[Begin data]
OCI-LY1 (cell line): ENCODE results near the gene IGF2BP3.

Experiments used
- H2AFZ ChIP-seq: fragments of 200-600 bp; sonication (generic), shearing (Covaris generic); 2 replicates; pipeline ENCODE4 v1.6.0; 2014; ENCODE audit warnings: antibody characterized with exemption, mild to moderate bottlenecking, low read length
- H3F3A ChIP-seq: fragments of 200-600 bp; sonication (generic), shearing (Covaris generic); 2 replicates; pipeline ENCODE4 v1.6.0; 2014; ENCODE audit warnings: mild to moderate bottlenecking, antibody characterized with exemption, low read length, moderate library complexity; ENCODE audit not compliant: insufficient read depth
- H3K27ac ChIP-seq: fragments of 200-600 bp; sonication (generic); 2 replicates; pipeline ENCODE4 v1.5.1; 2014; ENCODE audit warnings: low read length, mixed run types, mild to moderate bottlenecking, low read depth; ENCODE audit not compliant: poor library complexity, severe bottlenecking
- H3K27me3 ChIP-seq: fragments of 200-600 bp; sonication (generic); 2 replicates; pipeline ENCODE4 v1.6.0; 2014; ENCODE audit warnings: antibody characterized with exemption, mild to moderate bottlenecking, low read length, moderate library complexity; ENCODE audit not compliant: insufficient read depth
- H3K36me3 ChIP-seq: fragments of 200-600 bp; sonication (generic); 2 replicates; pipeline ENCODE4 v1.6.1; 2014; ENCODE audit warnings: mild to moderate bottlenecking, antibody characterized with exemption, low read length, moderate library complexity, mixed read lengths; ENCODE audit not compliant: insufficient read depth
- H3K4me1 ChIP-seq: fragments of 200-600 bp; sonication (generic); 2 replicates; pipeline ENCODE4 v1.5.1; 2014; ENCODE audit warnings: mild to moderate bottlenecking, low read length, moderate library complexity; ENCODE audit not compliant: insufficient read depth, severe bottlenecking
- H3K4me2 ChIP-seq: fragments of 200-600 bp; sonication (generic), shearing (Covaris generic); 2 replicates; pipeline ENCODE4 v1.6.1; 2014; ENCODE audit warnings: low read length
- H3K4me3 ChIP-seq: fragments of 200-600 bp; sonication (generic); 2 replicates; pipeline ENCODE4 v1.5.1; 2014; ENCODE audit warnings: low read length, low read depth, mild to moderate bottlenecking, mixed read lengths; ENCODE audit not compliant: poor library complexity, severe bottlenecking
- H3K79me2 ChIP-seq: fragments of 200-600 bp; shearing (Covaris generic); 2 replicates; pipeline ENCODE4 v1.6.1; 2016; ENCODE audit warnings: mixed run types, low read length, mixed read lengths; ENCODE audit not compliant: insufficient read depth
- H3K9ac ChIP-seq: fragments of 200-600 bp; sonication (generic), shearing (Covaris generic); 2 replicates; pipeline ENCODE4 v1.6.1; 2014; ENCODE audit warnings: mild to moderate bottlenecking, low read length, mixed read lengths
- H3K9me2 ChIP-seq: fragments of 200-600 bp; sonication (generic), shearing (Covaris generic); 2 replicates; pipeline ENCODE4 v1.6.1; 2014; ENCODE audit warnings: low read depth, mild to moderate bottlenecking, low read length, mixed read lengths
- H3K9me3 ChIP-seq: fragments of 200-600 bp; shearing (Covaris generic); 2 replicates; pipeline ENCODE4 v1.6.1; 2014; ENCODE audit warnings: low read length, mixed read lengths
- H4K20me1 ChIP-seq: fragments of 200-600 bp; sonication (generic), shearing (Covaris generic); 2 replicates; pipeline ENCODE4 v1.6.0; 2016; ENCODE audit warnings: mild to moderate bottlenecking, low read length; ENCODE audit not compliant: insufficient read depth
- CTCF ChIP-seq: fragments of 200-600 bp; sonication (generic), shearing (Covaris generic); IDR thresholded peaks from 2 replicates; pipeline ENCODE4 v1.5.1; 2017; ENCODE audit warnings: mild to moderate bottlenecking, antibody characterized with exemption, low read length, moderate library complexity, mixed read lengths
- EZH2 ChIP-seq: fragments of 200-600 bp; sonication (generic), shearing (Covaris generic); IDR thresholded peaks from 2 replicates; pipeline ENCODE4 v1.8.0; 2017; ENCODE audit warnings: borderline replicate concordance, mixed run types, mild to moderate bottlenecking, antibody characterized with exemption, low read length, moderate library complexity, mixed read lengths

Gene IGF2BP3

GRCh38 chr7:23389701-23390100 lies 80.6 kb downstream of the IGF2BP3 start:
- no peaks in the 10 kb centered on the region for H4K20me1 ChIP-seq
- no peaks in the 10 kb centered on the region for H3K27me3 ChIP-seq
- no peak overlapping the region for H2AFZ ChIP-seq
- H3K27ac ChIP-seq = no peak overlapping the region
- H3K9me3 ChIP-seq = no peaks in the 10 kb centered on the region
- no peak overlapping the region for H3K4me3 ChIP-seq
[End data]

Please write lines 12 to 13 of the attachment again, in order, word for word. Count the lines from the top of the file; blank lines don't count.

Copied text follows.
- H3K9ac ChIP-seq: fragments of 200-600 bp; sonication (generic), shearing (Covaris generic); 2 replicates; pipeline ENCODE4 v1.6.1; 2014; ENCODE audit warnings: mild to moderate bottlenecking, low read length, mixed read lengths
- H3K9me2 ChIP-seq: fragments of 200-600 bp; sonication (generic), shearing (Covaris generic); 2 replicates; pipeline ENCODE4 v1.6.1; 2014; ENCODE audit warnings: low read depth, mild to moderate bottlenecking, low read length, mixed read lengths